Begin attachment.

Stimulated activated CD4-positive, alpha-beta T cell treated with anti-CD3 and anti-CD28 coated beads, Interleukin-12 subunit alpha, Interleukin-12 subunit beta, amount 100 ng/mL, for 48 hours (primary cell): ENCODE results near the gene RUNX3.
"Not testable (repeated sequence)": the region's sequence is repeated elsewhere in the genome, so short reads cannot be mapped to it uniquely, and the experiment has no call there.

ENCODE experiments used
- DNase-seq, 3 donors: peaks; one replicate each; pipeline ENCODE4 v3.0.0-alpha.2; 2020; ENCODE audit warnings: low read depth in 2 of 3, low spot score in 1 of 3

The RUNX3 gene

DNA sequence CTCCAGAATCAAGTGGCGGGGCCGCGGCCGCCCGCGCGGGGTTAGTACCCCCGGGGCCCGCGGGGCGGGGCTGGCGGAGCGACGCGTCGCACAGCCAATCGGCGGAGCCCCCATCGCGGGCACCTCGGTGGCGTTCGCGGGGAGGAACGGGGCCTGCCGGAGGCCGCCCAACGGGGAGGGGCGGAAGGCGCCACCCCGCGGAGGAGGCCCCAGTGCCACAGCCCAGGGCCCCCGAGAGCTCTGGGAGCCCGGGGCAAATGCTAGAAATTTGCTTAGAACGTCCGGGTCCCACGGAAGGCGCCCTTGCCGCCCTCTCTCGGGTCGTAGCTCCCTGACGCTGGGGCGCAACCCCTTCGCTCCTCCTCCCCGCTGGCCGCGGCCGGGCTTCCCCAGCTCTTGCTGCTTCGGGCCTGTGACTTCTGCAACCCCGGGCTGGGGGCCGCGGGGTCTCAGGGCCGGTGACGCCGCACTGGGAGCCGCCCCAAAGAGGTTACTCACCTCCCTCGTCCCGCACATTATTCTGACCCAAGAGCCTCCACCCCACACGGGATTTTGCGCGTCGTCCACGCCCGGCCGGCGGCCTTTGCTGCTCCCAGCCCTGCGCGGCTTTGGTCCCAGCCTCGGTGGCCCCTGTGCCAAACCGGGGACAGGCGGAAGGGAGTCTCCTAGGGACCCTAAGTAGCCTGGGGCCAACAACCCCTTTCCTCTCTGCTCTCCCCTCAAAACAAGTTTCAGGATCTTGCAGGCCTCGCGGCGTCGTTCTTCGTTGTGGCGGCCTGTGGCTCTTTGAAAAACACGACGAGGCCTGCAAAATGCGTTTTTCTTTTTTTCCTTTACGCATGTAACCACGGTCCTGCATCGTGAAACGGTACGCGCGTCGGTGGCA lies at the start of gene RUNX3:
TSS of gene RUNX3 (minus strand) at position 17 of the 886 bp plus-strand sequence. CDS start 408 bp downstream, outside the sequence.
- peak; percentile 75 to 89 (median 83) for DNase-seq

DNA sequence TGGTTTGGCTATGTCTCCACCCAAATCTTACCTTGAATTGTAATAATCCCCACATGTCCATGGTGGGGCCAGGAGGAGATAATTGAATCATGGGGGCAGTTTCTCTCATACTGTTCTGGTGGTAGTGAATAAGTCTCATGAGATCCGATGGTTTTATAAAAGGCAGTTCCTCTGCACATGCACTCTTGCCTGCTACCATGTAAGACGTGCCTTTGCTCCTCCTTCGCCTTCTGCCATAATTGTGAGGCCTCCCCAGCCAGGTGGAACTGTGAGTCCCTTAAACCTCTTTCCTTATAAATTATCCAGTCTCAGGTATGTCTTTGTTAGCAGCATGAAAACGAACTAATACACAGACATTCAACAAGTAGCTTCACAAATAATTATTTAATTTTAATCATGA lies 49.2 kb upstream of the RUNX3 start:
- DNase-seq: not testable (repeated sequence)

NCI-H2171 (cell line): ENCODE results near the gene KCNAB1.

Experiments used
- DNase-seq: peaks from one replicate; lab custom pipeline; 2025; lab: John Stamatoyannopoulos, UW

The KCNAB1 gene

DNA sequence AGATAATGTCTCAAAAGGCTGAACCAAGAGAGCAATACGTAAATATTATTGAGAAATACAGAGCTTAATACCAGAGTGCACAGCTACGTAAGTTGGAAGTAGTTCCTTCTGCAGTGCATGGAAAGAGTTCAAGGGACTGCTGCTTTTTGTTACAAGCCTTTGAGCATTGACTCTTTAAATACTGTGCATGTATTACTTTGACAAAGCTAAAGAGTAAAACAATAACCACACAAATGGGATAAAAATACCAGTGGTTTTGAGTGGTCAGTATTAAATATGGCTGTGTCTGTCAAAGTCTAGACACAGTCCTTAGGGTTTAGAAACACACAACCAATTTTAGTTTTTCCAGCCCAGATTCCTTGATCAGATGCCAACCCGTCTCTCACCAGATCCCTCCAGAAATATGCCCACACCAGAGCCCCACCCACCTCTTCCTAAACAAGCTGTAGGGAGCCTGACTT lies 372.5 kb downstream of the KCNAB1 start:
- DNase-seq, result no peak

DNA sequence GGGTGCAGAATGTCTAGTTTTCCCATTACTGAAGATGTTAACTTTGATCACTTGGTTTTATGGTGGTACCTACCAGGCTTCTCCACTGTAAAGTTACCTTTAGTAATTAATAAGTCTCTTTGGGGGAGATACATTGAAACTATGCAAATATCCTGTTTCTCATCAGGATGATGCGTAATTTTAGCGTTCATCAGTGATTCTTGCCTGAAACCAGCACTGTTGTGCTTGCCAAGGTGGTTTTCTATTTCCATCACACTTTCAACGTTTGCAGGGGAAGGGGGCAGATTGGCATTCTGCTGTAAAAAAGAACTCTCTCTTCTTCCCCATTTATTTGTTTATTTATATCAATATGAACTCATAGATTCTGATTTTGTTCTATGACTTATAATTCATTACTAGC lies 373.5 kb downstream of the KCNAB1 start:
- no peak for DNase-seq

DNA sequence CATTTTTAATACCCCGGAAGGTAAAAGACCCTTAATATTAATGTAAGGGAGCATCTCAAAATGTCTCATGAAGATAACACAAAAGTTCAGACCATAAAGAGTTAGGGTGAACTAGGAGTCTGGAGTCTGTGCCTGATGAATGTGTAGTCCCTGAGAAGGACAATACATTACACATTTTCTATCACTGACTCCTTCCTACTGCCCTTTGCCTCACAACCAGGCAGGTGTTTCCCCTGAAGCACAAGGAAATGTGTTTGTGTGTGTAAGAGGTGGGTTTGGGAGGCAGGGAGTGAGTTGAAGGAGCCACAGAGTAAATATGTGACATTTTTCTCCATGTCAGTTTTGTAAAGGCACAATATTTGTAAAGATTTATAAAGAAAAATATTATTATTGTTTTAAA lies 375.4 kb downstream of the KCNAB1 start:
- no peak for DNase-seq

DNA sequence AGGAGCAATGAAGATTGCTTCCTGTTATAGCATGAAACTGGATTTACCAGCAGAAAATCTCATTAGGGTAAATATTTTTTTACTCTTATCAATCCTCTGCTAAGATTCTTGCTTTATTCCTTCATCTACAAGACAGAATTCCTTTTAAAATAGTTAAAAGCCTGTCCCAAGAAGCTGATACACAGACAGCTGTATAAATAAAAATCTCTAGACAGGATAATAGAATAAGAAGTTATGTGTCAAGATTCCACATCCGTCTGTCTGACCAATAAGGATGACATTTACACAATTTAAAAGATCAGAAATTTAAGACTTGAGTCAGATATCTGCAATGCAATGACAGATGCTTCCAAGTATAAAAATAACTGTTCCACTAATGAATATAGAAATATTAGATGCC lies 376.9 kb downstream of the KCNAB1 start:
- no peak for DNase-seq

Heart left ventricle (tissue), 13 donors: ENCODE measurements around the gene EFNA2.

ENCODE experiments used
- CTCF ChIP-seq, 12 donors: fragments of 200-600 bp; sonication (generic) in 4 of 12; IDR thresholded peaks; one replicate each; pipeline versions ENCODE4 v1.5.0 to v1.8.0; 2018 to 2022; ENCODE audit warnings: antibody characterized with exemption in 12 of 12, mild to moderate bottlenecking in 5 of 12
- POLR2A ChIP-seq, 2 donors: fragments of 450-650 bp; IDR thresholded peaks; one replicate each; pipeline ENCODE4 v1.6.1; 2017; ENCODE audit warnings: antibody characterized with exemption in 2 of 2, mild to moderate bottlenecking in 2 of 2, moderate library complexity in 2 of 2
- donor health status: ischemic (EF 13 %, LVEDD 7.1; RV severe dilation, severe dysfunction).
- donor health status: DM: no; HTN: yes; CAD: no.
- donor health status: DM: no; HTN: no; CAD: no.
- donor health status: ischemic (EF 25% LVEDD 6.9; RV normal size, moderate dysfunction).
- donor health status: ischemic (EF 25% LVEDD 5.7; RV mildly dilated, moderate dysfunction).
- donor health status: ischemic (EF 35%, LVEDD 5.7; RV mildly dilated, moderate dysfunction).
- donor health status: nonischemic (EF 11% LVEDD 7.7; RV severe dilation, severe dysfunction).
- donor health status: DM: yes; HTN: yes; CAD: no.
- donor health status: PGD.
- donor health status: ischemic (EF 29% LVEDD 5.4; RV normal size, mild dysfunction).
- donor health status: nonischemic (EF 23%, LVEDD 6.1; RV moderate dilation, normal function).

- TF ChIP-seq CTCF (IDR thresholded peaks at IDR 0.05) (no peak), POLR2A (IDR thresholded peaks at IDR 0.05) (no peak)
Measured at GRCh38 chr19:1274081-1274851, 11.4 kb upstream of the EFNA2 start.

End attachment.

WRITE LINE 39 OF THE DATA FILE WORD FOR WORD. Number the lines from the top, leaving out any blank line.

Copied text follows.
Measured at GRCh38 chr19:1274081-1274851, 11.4 kb upstream of the EFNA2 start.